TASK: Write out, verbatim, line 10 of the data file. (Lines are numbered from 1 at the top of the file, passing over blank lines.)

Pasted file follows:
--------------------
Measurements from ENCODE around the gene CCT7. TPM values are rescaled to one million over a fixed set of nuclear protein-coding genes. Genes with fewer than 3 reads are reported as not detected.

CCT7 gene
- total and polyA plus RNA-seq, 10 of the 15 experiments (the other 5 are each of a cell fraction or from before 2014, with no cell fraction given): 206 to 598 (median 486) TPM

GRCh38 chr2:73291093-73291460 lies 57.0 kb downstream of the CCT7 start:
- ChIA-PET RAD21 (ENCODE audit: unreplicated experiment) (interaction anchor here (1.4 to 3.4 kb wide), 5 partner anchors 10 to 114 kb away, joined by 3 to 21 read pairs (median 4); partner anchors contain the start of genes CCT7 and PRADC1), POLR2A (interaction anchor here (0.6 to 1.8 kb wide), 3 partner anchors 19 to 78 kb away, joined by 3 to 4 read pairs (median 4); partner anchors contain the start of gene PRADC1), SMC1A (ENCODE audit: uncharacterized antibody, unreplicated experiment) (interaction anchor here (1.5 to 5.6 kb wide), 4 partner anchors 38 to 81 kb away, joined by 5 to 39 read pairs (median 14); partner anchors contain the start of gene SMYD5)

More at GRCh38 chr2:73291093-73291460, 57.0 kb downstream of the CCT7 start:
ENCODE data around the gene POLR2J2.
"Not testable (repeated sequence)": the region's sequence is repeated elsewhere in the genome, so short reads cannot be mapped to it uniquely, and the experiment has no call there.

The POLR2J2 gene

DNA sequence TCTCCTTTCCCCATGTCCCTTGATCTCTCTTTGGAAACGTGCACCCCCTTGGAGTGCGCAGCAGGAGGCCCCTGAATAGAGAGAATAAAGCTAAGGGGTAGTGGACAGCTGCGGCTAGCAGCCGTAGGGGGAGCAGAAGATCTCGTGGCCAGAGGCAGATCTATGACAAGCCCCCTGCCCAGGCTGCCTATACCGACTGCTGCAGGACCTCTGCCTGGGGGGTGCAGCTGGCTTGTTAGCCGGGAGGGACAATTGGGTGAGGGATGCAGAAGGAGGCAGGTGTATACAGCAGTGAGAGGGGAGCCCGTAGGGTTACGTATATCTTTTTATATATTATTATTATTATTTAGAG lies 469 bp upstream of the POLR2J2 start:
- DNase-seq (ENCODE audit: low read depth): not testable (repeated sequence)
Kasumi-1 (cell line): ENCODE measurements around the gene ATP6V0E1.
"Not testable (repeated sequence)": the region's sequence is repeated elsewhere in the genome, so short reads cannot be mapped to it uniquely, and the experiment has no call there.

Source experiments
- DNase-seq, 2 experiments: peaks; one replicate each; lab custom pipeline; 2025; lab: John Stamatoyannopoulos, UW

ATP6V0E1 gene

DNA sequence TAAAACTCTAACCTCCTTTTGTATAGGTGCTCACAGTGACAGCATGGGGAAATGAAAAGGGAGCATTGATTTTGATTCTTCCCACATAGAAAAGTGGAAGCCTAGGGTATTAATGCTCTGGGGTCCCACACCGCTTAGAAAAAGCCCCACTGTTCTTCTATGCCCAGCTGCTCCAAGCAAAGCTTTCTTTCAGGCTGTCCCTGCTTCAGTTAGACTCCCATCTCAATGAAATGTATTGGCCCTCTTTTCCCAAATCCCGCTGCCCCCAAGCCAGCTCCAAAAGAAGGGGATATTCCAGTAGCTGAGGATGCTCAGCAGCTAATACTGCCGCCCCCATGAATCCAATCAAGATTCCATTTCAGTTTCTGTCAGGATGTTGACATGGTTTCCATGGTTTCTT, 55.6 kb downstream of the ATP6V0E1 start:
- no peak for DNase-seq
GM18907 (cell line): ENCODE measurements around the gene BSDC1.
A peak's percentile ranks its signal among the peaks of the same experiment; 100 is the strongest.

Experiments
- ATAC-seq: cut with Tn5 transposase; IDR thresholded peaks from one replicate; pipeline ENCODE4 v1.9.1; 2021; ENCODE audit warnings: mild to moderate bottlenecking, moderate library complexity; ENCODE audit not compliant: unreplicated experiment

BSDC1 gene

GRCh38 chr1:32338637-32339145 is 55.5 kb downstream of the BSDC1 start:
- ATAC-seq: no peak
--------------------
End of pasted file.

DNA sequence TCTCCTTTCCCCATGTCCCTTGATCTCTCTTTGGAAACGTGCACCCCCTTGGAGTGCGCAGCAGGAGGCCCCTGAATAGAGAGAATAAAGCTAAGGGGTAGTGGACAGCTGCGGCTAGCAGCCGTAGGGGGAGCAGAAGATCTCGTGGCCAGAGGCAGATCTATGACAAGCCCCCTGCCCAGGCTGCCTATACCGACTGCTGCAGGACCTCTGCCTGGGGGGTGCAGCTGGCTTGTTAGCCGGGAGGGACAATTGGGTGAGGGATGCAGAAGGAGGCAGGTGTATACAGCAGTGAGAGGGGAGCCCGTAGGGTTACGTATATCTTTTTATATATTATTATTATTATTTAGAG lies 469 bp upstream of the POLR2J2 start: